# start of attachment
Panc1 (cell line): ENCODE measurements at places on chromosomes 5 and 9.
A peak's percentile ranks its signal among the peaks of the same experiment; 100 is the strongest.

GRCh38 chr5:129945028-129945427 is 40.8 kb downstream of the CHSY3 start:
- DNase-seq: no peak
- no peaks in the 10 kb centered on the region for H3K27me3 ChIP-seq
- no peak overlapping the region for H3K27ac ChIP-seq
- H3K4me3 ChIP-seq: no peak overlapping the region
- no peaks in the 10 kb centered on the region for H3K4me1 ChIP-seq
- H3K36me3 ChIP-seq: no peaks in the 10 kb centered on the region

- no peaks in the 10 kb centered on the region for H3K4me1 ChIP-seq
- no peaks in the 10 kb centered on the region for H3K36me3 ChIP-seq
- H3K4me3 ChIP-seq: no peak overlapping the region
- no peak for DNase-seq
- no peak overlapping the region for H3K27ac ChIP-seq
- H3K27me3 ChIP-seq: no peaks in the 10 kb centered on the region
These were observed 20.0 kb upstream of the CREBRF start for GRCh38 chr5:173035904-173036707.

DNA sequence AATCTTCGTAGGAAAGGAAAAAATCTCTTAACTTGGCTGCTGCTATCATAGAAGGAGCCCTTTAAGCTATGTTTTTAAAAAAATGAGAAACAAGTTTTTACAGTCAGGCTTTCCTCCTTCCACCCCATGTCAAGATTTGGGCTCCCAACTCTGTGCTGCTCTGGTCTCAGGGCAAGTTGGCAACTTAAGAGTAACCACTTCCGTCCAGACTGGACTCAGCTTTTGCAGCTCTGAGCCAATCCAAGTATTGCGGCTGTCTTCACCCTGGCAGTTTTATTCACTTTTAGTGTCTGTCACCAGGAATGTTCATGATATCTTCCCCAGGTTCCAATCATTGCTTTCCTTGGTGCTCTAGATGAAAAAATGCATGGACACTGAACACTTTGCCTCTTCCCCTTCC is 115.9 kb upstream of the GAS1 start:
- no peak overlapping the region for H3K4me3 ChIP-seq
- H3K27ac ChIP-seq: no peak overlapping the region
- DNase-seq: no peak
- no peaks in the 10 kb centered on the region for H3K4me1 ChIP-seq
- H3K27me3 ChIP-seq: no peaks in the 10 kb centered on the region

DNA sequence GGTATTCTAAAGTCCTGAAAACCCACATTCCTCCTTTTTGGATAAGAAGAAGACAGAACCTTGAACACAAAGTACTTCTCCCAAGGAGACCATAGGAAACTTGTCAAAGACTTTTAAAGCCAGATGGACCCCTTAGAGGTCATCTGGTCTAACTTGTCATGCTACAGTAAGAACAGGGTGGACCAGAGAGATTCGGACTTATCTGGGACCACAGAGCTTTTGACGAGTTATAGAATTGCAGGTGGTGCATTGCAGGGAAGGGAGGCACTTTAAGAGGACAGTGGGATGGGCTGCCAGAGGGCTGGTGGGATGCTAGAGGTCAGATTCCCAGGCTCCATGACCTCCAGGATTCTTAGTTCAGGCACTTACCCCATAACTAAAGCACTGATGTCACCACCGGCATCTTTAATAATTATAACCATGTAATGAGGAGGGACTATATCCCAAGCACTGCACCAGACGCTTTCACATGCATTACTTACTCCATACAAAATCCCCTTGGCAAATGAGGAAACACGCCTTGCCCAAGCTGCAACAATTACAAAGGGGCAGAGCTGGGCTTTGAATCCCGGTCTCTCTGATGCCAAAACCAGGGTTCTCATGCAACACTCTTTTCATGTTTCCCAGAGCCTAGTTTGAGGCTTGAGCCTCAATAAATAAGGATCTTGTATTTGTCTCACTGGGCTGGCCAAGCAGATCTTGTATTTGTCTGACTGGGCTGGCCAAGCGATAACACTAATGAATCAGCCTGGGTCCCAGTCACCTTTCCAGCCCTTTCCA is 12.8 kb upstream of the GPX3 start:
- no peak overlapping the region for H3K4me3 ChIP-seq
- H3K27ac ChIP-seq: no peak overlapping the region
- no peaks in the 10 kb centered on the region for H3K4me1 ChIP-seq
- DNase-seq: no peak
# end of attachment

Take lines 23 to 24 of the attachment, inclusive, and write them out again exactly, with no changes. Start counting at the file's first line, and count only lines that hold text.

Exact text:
DNA sequence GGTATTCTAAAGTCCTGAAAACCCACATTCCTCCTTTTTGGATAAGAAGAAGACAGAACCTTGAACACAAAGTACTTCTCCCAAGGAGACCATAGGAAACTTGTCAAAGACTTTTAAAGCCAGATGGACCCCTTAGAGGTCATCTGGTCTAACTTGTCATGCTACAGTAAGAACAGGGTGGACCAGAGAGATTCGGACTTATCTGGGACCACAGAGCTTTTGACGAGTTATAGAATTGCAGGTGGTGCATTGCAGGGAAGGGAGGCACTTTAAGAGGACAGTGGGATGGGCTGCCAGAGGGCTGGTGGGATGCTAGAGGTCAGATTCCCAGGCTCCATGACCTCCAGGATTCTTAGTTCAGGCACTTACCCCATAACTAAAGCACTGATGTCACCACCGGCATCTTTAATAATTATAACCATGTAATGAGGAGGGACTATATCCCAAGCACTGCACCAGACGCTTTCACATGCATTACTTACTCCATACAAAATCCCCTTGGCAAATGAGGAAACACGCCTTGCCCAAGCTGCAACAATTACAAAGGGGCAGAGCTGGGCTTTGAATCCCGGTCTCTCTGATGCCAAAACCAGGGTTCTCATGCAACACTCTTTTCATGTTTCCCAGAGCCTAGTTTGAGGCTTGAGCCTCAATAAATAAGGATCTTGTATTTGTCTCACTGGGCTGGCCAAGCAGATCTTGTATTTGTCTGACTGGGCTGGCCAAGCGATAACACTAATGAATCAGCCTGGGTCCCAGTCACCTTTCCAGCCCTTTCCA is 12.8 kb upstream of the GPX3 start:
- no peak overlapping the region for H3K4me3 ChIP-seq